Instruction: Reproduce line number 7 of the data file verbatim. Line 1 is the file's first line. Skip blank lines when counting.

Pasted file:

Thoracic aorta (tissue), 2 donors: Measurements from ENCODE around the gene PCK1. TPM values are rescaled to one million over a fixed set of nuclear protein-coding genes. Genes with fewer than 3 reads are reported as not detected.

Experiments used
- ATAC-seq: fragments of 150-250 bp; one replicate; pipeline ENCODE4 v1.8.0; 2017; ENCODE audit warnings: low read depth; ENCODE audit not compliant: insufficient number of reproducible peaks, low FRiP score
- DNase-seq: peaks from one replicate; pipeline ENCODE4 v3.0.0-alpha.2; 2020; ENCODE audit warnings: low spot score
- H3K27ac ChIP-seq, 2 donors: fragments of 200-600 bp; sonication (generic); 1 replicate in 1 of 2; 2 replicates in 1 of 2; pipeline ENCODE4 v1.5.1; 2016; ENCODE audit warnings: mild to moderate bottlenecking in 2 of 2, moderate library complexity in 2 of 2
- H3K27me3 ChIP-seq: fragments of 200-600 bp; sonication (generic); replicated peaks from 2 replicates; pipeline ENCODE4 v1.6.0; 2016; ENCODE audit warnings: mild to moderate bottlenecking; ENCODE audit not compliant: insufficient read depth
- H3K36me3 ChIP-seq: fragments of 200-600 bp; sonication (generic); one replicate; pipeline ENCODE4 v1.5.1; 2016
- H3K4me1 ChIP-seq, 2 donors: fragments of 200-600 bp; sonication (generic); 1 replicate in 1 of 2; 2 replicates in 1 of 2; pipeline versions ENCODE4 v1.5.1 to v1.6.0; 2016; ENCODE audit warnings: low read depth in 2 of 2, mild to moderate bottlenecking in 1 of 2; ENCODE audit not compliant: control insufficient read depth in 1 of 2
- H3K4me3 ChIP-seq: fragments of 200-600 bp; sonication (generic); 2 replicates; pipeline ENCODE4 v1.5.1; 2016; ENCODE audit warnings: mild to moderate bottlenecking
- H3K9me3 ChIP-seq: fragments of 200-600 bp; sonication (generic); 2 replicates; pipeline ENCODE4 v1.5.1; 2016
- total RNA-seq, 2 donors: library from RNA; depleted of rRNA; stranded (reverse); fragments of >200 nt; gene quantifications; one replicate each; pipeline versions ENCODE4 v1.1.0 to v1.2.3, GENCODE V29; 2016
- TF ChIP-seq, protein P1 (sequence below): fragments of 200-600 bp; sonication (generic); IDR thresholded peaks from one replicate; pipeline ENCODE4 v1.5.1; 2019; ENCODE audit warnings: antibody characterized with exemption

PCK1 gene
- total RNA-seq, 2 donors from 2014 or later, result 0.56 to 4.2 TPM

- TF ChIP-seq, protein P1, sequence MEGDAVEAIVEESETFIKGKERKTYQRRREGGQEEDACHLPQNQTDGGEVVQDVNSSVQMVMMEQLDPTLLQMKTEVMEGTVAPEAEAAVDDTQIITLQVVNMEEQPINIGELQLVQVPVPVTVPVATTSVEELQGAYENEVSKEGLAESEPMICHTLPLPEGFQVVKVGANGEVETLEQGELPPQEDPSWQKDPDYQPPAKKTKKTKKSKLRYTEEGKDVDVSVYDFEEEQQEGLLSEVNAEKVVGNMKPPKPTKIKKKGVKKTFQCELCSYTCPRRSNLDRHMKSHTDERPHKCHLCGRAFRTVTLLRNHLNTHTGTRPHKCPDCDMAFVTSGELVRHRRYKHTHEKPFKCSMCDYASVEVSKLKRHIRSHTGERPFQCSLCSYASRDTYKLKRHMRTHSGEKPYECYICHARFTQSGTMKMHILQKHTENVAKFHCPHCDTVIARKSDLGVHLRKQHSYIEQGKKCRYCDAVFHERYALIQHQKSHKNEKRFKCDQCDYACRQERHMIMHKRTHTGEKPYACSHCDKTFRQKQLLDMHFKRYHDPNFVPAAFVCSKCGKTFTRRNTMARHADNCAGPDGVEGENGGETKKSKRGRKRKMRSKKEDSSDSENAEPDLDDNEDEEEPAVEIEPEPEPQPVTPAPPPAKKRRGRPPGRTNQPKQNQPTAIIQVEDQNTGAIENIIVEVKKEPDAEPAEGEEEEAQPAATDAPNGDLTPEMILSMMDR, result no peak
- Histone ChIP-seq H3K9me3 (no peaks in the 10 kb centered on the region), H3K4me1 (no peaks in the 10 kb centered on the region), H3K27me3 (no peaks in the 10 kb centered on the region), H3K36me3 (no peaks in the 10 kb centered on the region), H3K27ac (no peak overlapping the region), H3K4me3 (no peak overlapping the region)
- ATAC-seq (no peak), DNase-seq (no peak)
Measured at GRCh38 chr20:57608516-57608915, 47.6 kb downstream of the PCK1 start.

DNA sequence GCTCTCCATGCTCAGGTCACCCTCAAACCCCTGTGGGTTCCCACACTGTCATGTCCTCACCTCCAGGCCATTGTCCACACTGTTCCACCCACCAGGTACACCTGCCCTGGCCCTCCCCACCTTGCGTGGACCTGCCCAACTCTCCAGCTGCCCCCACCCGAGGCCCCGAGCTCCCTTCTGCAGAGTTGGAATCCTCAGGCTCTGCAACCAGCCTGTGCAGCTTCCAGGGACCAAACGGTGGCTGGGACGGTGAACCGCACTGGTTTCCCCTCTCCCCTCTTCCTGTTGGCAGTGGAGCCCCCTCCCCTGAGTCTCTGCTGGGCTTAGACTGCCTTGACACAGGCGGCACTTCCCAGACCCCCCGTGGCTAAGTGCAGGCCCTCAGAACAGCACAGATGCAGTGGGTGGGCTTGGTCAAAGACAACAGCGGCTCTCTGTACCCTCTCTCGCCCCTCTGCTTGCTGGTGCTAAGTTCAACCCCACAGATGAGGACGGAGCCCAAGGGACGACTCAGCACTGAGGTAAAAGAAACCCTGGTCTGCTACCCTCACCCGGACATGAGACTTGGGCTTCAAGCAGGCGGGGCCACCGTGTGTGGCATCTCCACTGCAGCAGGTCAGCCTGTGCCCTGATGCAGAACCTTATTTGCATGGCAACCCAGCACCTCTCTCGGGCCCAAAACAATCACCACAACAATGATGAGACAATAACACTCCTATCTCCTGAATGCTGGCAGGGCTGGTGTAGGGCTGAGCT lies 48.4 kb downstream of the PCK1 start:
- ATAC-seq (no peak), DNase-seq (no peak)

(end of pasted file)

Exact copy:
- H3K36me3 ChIP-seq: fragments of 200-600 bp; sonication (generic); one replicate; pipeline ENCODE4 v1.5.1; 2016